Calculating Your Ergonomic Cost Benefits

According to Liberty Mutual’s 2021 Workplace Safety Index, the top 10 causes of the most disabling injuries on the job cost U.S. employers more than $1 billion per week. Among those 10, three represent the type of tasks associated with manual material handling in manufacturing, wholesale, transportation, and warehousing. They are:

  • Handling objects such as heavy boxes ($13.3 billion per year in direct costs),
  • Awkward postures such as stretching or reaching ($4.71 billion per year in direct costs), and
  • Repetitive motions involving microtasks such as hand- and shoulder-intensive work ($1.66 billion per year in direct costs).

Those are just the direct costs of a workplace injury—specifically workers’ compensation payments, medical expenses, and costs for legal services. The Occupational Safety and Health Administration (OSHA) notes that indirect costs—such as training a replacement worker, lost productivity, overtime costs, wage costs due to work stoppage, administrative time spent by supervisors and safety personnel, and more—can be up to five times higher than direct costs. That can significantly impact the bottom line.

Research published by the Journal of Occupational and Environmental Medicine examined the connection between organizations with a deeply ingrained health and safety culture and their market performance. The survey compared the stock performance of those companies against those included in the Standard and Poor’s (S&P) 500. The findings? Companies who emphasized health and safety saw a 325% appreciation in stock values over a 14-year period, compared to just 105% growth among the S&P companies’ stock values—more than three times higher performance for the companies that prioritized ergonomics and safety as part of their workforce health focus.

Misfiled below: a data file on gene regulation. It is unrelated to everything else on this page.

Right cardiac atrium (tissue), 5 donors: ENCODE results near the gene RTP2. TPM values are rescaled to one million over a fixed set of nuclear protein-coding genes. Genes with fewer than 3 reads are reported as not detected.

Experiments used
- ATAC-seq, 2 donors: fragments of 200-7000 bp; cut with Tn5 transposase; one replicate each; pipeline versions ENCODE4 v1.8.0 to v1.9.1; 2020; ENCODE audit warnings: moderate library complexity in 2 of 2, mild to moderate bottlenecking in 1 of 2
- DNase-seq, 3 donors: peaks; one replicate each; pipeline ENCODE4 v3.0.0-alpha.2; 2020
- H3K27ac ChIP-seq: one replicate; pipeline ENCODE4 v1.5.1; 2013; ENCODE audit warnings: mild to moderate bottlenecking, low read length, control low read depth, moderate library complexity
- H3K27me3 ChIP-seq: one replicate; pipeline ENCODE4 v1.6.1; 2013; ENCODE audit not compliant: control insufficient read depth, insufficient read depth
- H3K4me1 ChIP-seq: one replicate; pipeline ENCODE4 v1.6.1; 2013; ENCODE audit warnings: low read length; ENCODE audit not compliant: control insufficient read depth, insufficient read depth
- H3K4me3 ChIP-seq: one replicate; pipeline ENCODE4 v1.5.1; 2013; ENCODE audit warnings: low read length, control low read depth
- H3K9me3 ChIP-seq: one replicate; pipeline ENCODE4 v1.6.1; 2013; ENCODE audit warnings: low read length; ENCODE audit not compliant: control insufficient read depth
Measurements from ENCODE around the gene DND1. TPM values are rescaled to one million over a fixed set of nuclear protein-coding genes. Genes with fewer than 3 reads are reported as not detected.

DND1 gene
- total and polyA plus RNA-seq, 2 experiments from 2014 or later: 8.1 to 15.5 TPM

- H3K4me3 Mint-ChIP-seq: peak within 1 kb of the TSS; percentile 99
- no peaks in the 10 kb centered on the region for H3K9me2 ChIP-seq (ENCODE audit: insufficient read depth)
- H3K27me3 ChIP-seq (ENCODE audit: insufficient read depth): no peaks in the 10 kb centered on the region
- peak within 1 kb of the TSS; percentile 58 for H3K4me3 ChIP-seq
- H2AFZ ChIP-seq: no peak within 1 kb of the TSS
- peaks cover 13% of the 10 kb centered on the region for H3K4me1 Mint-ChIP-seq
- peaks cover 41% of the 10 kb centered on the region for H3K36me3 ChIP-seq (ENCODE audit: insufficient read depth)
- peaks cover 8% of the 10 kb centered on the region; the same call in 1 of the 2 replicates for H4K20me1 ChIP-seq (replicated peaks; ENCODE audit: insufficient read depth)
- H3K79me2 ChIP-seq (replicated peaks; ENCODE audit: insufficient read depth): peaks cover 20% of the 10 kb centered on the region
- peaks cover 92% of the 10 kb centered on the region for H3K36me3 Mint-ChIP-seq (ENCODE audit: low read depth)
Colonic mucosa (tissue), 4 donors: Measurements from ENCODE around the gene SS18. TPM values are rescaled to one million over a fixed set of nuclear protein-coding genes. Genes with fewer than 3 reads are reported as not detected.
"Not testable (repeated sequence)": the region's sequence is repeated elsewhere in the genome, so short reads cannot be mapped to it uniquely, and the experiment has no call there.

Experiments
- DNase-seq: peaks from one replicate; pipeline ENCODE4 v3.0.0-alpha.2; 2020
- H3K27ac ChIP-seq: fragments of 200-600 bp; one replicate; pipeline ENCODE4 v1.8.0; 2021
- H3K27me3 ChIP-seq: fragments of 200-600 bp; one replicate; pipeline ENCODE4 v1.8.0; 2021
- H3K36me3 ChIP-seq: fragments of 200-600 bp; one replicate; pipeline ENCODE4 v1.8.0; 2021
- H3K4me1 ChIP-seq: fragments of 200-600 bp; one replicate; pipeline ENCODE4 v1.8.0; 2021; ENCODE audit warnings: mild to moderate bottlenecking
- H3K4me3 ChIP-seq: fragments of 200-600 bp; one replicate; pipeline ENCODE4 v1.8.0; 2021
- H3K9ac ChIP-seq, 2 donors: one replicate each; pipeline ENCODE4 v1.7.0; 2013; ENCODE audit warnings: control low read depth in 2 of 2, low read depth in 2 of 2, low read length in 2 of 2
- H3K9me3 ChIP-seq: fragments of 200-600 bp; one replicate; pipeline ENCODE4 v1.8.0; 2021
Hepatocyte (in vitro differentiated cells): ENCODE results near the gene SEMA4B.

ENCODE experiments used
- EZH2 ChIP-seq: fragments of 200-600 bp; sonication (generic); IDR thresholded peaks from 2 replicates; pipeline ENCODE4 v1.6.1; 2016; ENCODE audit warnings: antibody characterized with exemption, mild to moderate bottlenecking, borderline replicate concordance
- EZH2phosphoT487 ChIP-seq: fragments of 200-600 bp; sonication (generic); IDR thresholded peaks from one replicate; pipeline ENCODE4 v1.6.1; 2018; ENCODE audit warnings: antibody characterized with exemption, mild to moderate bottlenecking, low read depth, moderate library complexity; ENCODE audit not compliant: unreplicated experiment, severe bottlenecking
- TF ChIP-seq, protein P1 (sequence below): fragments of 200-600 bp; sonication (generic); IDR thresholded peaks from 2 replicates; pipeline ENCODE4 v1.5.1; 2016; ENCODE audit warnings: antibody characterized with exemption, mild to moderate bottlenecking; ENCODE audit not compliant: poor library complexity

To help companies determine the potential impact of injuries on profitability, as well as to help them develop a business case for an investment in safety and ergonomic equipment, OSHA has created a free online estimator as part of its “$afety Pays” program. The site allows a user to get a better idea of both the direct and indirect costs associated with an occupational injury. It factors the company’s own profit margin, the average costs of a broad range of injuries or illnesses, and a multiplier of indirect costs to estimate the amount of sales needed to offset those expenses.

Also available to help companies justify an investment in ergonomic systems and practices, the Puget Sound Chapter of the Human Factors and Ergonomics Society and the Washington State Department of Labor & Industries have developed a return on investment (ROI) calculator.

Available as a free download online, users input their own injury data into an Excel spreadsheet and the calculator estimates the costs associated with a variety of different musculoskeletal disorders. Included are back strain, sciatica, neck strain, shoulder strain, rotator cuff injury, elbow strain, bursitis, carpal tunnel syndrome, and more. Users can also input up to three different types of ergonomic intervention investments—including both injury prevention and productivity improvement equipment—and the calculator will forecast the anticipated benefits and payback periods for each in both calculation and graph formats. This makes it easier to project the outcomes of an ergonomic equipment purchase more accurately.

The Puget Sound/Washington State calculator was built based on an analysis of 250 different case studies shared by companies that reported the outcomes of their safety and ergonomics investments. Of those, organizations reported median average improvements of:

  • A 56% reduction in workplace musculoskeletal injuries
  • An 80% reduction in lost workdays
  • A 70% reduction in workers’ compensation costs
  • A 20% increase in productivity
  • A 75% reduction in scrap, waste, and errors
  • A 48% reduction in employee turnover
  • A 60% reduction in absenteeism
  • A payback period of 0.4 years
  • A cost:benefit ratio of 1:10

Need more help in assessing your operation’s ergonomic risks and which equipment solution will most cost effectively mitigate them? The members of the Ergonomic Assist Systems & Equipment (EASE) Council of MHI are always available to consult, answer questions and make recommendations. Learn more about EASE.